Planned Parenthood LA Discloses Data Breach After Ransomware Attack
Planned Parenthood Los Angeles has disclosed a data breach after suffering a ransomware attack in October that exposed the personal information of approximately 400,000 patients.
According to a data breach notification sent to Planned Parenthood Los Angeles (‘PPLA’) patients, the cyberattack occurred between October 9th and 17th, allowing threat actors to steal files from the compromised network.
“On October 17, 2021, we identified suspicious activity on our computer network. We immediately took our systems offline, notified law enforcement, and a third-party cybersecurity firm was engaged to assist in our investigation,” explained the notification sent to affected patients.
“The investigation determined that an unauthorized person gained access to our network between October 9, 2021 and October 17, 2021, and exfiltrated some files from our systems during that time.”
However, it wasn’t until November 4th that PPLA determined that the stolen files contained patients’ personal information, including their “address, insurance information, date of birth, and clinical information, such as diagnosis, procedure, and/or prescription information.”
In a statement to the Washington Post, who first reported on the breach, PPLA spokesperson John Erickson said the stolen files contained the personal data of approximately 400,000 patients and was caused by a ransomware attack.
When threat actors conduct ransomware attacks, they lurk in a compromised network for days, if not weeks, while quietly stealing files and uploading them to their servers.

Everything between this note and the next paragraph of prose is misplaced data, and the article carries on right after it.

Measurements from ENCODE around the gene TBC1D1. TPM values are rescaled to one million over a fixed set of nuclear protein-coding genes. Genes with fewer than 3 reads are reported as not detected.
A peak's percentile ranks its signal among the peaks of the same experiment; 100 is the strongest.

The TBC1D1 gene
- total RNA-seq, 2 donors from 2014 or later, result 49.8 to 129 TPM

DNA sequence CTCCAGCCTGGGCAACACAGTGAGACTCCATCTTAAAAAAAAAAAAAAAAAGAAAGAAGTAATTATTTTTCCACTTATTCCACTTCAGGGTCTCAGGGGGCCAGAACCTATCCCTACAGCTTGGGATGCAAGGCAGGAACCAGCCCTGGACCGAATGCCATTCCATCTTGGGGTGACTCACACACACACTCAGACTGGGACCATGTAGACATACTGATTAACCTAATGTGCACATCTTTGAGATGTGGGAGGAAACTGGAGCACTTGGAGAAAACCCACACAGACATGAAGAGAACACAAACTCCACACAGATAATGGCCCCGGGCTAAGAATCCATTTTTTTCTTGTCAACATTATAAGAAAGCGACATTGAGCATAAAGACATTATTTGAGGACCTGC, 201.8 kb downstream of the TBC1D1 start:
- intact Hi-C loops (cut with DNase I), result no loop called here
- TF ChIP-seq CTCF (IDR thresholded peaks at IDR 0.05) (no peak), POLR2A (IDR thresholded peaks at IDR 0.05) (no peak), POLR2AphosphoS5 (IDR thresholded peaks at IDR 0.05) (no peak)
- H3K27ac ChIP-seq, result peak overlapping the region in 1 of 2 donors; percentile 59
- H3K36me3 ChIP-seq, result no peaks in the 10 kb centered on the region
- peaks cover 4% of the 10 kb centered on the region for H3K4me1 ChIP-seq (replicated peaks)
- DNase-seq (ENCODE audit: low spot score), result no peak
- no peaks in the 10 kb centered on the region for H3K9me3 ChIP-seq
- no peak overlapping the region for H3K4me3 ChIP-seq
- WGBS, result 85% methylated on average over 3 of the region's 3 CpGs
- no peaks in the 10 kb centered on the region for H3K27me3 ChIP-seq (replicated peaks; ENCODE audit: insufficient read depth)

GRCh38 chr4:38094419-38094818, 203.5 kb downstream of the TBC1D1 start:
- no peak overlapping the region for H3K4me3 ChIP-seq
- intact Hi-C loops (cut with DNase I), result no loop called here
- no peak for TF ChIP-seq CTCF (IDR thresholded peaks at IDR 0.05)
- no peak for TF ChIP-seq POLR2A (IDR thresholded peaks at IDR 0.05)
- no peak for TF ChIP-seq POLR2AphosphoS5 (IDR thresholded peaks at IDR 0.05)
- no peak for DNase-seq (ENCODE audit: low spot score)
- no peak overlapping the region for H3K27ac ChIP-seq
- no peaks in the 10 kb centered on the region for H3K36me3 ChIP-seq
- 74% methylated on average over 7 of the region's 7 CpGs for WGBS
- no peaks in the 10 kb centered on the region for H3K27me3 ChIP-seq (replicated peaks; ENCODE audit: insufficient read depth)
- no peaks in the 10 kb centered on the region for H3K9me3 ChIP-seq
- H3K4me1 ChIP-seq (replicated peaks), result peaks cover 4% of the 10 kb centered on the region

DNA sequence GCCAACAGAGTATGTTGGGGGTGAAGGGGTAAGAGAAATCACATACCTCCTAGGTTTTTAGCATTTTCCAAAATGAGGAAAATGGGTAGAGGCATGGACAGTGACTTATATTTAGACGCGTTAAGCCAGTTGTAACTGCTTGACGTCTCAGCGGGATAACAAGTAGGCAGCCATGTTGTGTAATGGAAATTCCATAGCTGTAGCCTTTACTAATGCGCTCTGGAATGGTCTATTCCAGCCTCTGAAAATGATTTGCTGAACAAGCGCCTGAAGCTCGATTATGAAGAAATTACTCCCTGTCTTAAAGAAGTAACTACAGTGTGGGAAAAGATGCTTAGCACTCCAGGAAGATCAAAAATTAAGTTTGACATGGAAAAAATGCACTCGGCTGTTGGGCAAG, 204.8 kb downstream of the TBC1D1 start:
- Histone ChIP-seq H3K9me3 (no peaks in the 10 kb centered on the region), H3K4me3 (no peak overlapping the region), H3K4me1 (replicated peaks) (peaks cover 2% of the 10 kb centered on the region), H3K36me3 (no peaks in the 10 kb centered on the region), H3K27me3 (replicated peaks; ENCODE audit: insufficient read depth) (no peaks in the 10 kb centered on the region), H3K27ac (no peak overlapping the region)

Once they have finished harvesting valuable data, the threat actors deploy ransomware to encrypt all the devices on the network.
They then use the stolen data as leverage to scare victims into paying a ransom, or the data will be publicly released on a ransomware gang’s data leak site.
It is unknown what ransomware gang is responsible for the attack and whether a ransom has been paid.
However, if a ransom is not paid, we will likely learn who is responsible after the data is published.
As the stolen data is said to contain medical information, including the procedures undertaken at PPLA, the public release of the data could significantly impact affected patients.
What should affected patients do?
While no financial information was exposed by the breach, names, addresses, date of birth, and health information was accessed that could allow threat actors to perform more targeted attacks.
Due to this, all affected patients should be on the lookout for strange emails or SMS texts regarding their PPLA visits, health information, or other related information.
If patients receive any emails claiming to be from PPLA and asking for sensitive information, they should immediately contact Planned Parenthood to see if the emails are legitimate.